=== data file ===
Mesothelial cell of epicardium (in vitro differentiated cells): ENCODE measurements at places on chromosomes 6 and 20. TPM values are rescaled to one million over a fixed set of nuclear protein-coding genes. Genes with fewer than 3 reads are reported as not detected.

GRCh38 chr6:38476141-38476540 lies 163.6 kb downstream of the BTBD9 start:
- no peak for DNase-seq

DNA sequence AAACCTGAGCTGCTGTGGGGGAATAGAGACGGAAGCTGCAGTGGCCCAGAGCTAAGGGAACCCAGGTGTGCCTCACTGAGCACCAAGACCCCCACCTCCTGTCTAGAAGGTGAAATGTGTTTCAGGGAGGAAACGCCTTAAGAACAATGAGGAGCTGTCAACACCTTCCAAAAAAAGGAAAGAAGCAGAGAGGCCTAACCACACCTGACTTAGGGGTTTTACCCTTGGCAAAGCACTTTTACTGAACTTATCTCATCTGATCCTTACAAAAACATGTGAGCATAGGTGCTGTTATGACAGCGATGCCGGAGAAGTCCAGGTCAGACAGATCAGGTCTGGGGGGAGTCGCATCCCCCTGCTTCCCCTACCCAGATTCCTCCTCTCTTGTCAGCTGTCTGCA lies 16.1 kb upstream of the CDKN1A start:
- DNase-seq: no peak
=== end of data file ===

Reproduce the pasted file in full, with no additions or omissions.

Mesothelial cell of epicardium (in vitro differentiated cells): ENCODE measurements at places on chromosomes 6 and 20. TPM values are rescaled to one million over a fixed set of nuclear protein-coding genes. Genes with fewer than 3 reads are reported as not detected.

GRCh38 chr6:38476141-38476540 lies 163.6 kb downstream of the BTBD9 start:
- no peak for DNase-seq

DNA sequence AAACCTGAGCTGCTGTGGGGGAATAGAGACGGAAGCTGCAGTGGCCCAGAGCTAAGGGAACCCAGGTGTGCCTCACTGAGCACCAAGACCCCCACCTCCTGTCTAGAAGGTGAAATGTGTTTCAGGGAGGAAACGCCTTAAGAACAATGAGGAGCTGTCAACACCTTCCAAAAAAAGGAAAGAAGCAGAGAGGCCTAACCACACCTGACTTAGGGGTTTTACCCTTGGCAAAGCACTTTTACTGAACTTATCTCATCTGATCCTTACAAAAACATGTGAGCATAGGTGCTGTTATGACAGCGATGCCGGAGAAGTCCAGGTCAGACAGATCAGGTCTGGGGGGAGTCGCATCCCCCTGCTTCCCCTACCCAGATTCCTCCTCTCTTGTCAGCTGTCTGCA lies 16.1 kb upstream of the CDKN1A start:
- DNase-seq: no peak